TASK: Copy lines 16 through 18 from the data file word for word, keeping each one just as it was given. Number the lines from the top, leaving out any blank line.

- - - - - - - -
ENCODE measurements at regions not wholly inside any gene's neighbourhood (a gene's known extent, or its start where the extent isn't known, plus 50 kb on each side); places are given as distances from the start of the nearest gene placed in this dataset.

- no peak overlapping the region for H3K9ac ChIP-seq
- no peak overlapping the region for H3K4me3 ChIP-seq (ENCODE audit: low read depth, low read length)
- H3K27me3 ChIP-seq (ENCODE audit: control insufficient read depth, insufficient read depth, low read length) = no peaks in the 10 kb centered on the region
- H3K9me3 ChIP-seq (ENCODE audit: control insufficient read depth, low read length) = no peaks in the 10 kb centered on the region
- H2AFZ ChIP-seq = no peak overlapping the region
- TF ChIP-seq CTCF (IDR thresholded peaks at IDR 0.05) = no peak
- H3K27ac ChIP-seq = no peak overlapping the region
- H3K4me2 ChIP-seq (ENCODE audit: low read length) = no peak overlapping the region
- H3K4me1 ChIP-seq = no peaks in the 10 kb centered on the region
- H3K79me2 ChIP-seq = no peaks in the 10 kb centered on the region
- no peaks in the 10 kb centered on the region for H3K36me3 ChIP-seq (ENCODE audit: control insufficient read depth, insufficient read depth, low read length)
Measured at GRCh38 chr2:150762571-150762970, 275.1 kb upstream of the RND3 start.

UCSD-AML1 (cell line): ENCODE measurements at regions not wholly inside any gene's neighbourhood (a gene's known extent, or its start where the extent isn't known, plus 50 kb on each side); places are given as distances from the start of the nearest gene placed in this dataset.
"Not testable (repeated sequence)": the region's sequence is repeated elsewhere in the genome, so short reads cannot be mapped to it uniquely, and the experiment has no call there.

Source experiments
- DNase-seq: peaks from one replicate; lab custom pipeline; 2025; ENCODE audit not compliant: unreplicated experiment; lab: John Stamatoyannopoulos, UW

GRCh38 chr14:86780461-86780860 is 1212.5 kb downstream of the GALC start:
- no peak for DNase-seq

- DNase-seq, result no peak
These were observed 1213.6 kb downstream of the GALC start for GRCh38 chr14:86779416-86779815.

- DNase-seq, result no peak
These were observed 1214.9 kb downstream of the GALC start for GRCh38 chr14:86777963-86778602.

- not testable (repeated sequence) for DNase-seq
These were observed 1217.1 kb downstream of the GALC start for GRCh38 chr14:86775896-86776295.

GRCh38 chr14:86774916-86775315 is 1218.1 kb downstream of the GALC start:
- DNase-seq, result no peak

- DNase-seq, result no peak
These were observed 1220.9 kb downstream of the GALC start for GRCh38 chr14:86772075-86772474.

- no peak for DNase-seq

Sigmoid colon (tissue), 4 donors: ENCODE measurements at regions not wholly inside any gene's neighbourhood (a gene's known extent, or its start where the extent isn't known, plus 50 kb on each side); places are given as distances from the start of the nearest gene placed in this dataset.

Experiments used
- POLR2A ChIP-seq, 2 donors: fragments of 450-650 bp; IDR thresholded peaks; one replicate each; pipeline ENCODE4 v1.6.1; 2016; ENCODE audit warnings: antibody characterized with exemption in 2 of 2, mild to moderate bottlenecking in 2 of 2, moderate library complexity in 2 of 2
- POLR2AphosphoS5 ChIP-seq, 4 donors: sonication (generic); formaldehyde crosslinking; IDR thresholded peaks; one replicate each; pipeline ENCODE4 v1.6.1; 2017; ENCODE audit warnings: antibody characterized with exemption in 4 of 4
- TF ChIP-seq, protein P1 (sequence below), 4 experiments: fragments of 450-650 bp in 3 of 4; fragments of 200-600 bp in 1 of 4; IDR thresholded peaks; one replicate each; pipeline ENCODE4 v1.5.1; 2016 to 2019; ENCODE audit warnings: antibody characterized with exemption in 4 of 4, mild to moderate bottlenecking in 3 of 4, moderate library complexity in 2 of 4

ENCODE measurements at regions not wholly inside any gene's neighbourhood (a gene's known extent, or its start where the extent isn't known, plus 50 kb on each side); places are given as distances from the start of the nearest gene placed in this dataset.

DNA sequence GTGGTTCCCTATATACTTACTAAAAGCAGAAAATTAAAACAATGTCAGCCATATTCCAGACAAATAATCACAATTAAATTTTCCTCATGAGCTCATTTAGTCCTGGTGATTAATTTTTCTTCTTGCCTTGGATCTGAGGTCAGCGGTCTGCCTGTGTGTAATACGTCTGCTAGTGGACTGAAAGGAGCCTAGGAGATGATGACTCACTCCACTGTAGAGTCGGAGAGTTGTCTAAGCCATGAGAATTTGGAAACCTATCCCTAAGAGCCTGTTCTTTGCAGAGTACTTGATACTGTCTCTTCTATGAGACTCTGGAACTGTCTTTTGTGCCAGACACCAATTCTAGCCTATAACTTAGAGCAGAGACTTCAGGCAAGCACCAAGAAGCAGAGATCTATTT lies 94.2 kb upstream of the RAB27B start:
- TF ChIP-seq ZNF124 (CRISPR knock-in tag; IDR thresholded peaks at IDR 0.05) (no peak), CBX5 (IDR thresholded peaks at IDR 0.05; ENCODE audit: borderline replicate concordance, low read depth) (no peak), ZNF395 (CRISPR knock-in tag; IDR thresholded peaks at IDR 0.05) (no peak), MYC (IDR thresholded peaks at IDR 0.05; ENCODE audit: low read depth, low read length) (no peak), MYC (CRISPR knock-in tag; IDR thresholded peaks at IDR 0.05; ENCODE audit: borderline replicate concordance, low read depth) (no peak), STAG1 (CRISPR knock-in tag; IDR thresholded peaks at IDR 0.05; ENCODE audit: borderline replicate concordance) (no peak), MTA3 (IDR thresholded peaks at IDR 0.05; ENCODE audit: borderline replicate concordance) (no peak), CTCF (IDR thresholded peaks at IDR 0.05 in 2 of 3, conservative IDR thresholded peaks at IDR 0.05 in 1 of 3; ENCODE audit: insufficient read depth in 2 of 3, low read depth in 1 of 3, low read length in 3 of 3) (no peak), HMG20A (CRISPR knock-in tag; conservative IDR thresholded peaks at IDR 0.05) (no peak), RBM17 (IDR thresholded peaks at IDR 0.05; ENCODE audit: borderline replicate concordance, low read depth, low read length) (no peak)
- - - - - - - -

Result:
Source experiments
- DNase-seq: peaks from one replicate; lab custom pipeline; 2025; ENCODE audit not compliant: unreplicated experiment; lab: John Stamatoyannopoulos, UW

GRCh38 chr14:86780461-86780860 is 1212.5 kb downstream of the GALC start: